The kids in “Caught in the Act” are the usual good kids who do something bad and then try to explain it away with an “I don’t know” when asked why they did it. The difference here is that they know how to get out of the stuff they’ve done – and not feel too bad about doing it or lying about it. Well, for a while, at least. It’s surprising how long Loughead dangles the prospect of redemption in front of her characters before they decide to do the right thing, but the wait is weighty enough to impress even the most hardened reader of finger-wagging tween fiction.

Saturday, August 10, 2013

Mail (idea) theft!

Did The National Post newspaper steal an idea from Canada Post to save a slumping readership?

The flyer says “News & Netflix” but the only news here is that The National Post is suddenly going door-to-door asking its many non-readers to buy a subscription to the newspaper. If you subscribe, you’ll get a free trial period of Netflix.
What’s the catch?
The catch is that The National Post, for all its complaining about Canada Post has kind of stolen the idea of “admail” (delivering flyers door-to-door) from Canada Post in an effort to stem the rapidly declining readership of The National Post. 
The newspaper has always had an irrational hatred of unions, and especially Canada’s mail delivery service; a service that includes the delivery of the very type of flyer The National Post is now distributing. When Canada Post locked out its unionized employees, The National Post, Metro, and MacLean’s Magazine (which has also seen its readership halved in recent years) continued to incorrectly inflate a postal worker’s wage and benefits and called the dispute a “strike” in an apparent effort to turn public opinion against CUPW, the postal workers’ union. Instead, public opinion seems to have turned against The National Post. That is, if anyone ever cared about the newspaper at all.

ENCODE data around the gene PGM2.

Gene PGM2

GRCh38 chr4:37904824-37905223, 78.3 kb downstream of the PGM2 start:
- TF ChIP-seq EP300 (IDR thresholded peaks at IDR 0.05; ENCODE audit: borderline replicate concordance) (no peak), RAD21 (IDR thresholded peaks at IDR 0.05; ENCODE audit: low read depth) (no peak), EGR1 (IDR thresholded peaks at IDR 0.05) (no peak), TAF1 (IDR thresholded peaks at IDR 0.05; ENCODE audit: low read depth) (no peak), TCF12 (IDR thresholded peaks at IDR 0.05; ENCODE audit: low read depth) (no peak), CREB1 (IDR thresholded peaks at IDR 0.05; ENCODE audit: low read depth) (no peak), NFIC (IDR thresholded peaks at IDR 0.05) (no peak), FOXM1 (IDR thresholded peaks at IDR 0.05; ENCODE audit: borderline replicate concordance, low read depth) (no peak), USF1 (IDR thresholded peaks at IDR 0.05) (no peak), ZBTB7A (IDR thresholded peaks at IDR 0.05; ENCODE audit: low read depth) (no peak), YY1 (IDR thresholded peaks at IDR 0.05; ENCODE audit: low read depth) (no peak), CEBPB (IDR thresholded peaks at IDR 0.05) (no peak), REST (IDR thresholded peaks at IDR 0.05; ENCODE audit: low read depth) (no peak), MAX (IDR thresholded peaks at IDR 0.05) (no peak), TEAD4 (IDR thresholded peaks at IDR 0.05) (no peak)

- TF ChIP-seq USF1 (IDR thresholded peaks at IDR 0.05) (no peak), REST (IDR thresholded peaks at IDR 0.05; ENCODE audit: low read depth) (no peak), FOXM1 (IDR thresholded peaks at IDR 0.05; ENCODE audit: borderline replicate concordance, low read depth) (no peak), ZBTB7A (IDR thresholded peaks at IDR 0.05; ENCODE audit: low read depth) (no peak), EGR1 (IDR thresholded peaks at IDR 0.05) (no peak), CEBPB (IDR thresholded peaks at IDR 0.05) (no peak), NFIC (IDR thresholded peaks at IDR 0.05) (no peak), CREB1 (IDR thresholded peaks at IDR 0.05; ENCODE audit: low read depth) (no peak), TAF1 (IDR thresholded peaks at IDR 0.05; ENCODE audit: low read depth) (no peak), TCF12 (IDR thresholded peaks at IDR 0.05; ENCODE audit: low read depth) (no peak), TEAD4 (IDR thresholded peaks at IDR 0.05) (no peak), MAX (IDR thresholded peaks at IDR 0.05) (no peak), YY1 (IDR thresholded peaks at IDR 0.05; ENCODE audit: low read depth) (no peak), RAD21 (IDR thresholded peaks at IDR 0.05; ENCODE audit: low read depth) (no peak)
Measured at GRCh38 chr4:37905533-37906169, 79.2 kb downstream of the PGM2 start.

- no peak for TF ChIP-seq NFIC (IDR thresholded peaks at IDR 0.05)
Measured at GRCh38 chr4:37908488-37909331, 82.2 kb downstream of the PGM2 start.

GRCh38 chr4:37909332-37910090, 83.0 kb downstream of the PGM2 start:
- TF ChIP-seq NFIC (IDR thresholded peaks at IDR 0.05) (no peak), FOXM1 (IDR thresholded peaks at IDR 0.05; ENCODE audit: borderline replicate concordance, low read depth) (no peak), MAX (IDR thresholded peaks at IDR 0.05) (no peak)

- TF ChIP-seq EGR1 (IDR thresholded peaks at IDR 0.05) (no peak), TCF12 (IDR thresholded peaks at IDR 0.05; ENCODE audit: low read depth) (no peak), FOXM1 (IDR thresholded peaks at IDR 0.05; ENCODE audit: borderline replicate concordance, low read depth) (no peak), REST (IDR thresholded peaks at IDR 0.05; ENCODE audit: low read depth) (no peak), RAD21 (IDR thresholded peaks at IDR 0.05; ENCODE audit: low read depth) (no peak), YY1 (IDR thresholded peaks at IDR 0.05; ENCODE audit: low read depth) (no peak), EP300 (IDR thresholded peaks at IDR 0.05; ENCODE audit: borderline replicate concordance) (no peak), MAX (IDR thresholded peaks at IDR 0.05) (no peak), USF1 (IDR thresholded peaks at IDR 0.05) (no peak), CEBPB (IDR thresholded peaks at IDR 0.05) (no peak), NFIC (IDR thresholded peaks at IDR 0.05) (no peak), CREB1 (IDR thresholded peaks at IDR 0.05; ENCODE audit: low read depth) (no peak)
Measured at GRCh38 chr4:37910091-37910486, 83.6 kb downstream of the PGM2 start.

“Their telemarketing didn’t work. Ads in their own newspaper didn’t work. Even giving away copies of the newspaper didn’t work,” an editor at a competing newspaper says. So what's working now? Canada Post's admail.

For all the money that’s been thrown at it The National Post still feels more like a hobby than an actual newspaper. It doesn’t publish on Mondays during the summer to save money, ironic headlines in elegant font fight with garish, eye-popping graphics, and the writing, according to one online posting, is a mess of simplistic, meandering opinions that read “like the comments section of a YouTube video.” (Two recent columns were about how 1986’s “Blue Velvet” was a weird movie and how one columnist’s brother was defriendling people on Facebook. And those stories were on the same page.) For all the credentials its writers throw around (book author, professor, editor), no National Post writer has yet to achieve anything of note outside the newspaper. Yet for all the loud, unsolicited opinions offered by those credentialed editors, columnists and writers at The National Post about anything and everything, their low readership is a subject they’re uncharacteristically quiet about.